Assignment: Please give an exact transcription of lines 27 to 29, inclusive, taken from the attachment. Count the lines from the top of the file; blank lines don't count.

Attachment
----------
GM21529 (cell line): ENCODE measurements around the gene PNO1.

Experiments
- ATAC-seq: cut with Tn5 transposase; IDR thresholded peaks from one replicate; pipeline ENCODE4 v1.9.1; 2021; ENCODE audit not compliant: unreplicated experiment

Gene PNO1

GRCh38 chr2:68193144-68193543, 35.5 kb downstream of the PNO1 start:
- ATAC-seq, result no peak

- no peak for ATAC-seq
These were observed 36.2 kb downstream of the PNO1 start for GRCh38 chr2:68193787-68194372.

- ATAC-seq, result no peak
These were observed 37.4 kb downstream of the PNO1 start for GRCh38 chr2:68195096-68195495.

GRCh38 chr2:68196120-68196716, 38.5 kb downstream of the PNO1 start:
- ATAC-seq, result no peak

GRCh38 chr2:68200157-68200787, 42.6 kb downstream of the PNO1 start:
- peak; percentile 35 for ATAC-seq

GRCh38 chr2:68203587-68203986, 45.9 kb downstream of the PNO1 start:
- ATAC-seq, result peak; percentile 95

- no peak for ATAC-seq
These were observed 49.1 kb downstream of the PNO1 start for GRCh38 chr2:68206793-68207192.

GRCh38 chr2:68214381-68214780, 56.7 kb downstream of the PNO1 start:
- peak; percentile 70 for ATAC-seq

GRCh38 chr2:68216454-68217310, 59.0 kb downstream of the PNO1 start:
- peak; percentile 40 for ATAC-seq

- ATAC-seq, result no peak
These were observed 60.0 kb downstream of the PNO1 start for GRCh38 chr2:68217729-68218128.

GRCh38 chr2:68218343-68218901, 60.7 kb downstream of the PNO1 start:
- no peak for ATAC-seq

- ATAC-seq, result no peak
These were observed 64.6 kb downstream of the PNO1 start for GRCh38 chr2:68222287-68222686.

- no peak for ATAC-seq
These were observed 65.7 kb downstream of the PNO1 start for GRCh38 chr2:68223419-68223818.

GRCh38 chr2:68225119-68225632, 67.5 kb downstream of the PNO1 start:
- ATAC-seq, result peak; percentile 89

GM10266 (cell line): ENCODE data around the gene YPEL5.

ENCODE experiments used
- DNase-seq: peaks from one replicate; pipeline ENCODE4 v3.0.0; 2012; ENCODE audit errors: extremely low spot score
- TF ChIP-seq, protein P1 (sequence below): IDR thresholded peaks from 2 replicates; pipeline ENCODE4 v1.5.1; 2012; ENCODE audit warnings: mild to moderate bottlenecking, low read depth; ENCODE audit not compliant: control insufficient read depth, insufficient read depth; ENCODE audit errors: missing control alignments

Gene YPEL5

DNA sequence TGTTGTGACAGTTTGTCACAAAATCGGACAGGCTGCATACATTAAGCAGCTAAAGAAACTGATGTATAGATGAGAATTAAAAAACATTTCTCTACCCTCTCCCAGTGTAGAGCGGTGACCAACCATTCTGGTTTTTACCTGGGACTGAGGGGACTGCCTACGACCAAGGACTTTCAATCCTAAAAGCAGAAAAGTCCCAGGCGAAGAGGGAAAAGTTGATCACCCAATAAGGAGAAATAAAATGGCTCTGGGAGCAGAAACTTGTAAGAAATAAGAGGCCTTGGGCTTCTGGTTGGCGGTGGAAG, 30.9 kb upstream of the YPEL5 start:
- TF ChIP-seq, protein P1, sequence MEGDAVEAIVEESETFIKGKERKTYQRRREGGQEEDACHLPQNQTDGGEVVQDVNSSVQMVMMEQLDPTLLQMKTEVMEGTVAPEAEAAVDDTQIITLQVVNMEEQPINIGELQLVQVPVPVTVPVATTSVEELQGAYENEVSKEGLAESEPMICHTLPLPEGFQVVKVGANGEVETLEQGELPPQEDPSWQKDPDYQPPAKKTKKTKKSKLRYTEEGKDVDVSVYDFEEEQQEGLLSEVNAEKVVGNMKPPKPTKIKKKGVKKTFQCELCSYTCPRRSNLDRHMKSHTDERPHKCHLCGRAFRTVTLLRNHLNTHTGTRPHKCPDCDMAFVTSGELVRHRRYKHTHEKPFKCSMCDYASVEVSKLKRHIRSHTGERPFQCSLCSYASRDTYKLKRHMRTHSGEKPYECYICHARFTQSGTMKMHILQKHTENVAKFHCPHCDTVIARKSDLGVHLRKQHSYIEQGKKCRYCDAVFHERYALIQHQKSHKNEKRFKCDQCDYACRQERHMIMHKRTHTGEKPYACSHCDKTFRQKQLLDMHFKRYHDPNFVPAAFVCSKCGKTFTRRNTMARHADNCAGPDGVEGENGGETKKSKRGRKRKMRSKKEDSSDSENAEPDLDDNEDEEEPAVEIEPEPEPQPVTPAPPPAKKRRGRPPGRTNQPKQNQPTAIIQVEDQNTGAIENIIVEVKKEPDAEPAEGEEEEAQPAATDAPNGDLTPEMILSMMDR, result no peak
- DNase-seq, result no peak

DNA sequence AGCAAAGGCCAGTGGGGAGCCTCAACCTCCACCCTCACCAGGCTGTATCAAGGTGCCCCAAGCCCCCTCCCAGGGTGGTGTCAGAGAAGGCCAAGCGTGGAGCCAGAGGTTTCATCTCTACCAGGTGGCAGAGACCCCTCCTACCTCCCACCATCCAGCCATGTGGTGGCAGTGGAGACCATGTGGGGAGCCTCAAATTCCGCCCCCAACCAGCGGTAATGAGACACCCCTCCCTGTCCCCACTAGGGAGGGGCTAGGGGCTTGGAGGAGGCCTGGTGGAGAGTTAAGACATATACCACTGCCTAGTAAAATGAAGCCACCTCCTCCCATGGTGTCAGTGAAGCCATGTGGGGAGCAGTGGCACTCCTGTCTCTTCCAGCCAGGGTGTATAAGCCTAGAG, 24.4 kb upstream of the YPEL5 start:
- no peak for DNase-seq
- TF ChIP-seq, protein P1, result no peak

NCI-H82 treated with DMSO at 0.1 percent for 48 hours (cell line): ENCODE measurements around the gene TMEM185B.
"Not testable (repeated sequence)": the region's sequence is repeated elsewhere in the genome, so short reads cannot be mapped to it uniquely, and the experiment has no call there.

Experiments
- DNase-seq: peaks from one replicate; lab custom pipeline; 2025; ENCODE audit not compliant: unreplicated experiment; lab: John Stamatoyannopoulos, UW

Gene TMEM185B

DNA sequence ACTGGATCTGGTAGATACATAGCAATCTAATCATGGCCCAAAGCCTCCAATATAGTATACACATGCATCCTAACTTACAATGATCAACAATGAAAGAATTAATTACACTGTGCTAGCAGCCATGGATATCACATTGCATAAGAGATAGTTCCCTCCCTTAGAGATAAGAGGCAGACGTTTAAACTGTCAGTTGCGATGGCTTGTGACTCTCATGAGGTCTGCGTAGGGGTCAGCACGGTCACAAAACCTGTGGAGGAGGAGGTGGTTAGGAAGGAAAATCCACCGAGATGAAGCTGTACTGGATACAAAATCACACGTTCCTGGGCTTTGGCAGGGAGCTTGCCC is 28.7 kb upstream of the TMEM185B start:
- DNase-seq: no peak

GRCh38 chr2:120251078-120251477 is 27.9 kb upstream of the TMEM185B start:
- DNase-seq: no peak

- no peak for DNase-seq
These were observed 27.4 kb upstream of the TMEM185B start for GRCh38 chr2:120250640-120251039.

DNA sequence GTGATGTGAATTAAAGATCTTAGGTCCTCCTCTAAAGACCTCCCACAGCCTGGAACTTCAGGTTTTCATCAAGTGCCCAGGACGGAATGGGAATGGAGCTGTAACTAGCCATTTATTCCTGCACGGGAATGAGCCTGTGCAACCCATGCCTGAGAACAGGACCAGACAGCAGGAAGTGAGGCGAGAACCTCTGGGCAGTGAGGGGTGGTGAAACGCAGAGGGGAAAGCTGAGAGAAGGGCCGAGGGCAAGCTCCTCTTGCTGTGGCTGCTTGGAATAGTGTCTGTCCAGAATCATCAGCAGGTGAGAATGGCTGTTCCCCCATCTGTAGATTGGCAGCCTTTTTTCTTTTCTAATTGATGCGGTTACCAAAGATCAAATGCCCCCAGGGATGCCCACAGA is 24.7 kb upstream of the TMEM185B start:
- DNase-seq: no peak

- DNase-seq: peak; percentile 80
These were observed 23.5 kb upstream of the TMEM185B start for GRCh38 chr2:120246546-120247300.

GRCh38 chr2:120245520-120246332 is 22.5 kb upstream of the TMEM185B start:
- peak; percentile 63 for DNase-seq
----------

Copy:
- ATAC-seq, result no peak
These were observed 64.6 kb downstream of the PNO1 start for GRCh38 chr2:68222287-68222686.

- no peak for ATAC-seq